Amidst the continued market dominance of gamma radiation and ethylene oxide sterilization modalities, the production of increasingly complex, delicate, and temperature sensitive medical devices has driven significant innovation in modalities with robust competitive advantages. Though not currently scalable to industrial production, the promising designs of these modalities service device manufacturer material and chemical compatibility requirements where gamma and ethylene oxide fall short. Attendees will have an opportunity to engage with peers and industry experts on advantages and opportunities in upcoming sterilization technology.

BREAKOUT DISCUSSION GROUPS:
GROUP 1: Peracetic Acid

GROUP 2: Nitrogen Dioxide
Ken Gordon, STERIS

GROUP 3: Vaporized Hydrogen Peroxide
Horacio Ireta, MICROVENTION-TERUMO

 

10:00 COFFEE AND NETWORKING BREAK

 

REUSABLE MEDICAL DEVICE STERILIZATION MODULE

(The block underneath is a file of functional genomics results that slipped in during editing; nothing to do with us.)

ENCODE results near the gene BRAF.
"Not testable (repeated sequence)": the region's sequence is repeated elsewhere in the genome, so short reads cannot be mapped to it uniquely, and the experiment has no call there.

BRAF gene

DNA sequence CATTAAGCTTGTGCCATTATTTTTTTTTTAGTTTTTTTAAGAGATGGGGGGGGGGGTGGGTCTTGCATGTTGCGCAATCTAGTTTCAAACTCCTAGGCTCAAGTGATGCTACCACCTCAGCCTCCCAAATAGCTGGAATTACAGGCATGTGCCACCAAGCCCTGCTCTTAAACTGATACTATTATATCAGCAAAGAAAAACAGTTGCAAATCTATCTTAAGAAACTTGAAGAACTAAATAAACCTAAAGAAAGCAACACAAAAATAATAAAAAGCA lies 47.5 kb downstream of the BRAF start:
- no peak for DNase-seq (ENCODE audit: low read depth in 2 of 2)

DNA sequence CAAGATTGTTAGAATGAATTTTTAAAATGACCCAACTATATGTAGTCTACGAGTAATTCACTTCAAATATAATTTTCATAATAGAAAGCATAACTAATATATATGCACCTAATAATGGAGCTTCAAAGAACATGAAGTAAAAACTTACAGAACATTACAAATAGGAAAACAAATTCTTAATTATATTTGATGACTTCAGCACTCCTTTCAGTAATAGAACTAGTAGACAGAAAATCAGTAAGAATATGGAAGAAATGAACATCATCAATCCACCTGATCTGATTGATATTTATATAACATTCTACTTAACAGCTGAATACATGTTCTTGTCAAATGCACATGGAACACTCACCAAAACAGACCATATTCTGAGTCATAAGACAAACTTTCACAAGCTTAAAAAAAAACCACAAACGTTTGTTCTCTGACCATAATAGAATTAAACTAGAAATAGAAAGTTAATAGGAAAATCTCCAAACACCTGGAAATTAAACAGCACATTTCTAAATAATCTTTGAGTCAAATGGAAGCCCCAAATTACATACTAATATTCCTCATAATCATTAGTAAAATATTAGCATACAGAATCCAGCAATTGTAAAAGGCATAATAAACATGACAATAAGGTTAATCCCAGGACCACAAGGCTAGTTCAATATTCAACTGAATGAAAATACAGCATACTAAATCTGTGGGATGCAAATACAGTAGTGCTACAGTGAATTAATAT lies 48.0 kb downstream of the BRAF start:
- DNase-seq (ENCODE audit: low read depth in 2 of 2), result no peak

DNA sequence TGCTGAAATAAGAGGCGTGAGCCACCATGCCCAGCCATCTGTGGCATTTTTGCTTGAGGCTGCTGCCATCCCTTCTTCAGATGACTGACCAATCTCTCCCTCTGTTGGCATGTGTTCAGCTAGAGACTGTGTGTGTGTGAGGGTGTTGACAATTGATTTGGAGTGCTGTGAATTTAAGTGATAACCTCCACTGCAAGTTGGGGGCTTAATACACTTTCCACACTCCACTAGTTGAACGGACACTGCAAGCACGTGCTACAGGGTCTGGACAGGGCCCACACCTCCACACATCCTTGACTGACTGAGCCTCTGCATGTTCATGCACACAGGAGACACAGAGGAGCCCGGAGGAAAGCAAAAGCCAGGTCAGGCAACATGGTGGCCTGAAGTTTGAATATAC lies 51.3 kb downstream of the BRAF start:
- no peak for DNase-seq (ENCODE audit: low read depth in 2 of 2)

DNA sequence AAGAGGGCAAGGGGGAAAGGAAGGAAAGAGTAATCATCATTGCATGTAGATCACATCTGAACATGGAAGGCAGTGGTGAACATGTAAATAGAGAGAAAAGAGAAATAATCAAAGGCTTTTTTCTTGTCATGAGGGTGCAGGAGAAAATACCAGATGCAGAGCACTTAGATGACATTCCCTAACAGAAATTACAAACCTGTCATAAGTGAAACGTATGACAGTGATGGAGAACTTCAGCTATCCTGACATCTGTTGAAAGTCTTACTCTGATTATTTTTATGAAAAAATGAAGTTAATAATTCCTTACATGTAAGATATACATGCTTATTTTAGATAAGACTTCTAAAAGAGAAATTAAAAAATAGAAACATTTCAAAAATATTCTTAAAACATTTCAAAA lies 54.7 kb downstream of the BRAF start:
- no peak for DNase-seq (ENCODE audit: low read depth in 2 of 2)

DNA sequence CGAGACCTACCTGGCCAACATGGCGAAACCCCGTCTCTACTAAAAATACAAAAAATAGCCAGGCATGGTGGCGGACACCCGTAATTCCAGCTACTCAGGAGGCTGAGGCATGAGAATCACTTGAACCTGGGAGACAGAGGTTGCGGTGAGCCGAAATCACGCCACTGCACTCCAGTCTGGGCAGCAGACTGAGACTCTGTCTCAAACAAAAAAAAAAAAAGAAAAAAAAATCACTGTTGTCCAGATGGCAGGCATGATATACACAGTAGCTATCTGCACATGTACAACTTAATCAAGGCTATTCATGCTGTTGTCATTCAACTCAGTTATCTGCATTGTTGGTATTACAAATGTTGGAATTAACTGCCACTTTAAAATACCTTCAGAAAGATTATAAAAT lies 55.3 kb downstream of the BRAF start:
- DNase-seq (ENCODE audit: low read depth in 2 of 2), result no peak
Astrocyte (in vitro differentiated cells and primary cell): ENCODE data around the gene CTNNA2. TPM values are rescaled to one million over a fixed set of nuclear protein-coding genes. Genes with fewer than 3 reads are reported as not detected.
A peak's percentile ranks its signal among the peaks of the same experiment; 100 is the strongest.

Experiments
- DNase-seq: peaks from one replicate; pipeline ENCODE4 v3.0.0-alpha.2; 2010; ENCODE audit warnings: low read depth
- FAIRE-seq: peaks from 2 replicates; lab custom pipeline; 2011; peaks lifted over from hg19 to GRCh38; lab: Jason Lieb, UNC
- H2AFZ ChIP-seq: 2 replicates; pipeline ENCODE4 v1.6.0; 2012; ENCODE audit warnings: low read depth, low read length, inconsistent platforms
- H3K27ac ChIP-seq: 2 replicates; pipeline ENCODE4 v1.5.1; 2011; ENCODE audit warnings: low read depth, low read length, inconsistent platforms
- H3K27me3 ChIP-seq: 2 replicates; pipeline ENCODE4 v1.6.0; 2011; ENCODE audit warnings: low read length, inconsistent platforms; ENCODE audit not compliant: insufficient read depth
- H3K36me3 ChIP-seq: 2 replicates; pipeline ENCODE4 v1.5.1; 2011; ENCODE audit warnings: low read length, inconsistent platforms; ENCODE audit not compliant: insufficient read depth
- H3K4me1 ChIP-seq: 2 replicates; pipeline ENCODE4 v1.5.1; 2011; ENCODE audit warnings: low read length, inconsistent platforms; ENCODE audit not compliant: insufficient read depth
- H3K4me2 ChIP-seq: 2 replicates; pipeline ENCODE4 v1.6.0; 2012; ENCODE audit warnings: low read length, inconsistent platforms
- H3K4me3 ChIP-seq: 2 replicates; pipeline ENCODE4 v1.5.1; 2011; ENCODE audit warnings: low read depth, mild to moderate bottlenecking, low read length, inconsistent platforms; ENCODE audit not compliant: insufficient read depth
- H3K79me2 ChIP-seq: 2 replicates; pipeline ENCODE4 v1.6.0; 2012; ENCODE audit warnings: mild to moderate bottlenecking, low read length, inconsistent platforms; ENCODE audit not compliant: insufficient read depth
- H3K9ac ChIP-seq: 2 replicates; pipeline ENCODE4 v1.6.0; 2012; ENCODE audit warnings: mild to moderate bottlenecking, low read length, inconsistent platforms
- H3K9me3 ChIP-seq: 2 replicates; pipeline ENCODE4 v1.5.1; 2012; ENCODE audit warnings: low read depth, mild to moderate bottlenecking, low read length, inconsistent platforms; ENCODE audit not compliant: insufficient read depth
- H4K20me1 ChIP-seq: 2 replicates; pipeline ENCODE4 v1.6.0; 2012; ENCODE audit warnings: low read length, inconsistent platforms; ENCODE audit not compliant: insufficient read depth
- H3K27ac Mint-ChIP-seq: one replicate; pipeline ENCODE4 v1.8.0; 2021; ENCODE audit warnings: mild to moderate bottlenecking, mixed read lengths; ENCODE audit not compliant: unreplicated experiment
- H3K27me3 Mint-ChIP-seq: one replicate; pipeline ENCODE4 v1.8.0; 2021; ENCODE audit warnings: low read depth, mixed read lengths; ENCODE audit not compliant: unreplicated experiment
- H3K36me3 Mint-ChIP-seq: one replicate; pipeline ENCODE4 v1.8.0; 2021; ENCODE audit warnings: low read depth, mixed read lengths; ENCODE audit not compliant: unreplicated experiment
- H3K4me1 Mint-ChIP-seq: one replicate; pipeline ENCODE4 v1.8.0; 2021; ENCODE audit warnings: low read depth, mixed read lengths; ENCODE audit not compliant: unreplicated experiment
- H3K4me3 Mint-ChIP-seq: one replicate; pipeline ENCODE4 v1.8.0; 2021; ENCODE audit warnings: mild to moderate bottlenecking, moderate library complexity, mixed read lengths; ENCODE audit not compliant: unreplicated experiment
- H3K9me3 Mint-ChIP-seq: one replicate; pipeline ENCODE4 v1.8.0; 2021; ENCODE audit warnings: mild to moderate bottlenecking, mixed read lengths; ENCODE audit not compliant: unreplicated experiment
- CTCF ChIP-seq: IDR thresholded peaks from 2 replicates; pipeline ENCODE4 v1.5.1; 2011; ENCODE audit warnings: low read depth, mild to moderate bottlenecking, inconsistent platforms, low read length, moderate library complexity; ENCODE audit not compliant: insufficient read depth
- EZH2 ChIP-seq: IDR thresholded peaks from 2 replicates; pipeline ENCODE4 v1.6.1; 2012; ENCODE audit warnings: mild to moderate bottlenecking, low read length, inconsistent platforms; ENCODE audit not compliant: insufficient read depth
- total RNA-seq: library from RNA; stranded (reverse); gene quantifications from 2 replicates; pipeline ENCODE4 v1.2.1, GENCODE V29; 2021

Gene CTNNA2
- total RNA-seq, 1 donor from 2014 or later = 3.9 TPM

Throughout the healthcare industry, medical products used in the surgical and clinical setting are frequently sterilized in order to be reused, creating considerable concerns for OEMs surrounding the development of effective instructions for use, maintenance of product integrity, as well as validation of the sterilization process. From the development of comprehensive, validated instructions to the integration of end-user perspectives on current sterilization technologies and processes, device executives will gain insights into this rapidly evolving and important aspect of medical device sterilization.

 

10:30 DEVELOPMENT OF EFFECTIVE & VALIDATED CLEANING INSTRUCTIONS

  • Creation of clear device cleaning instructions
    • Guidance surrounding device disinfection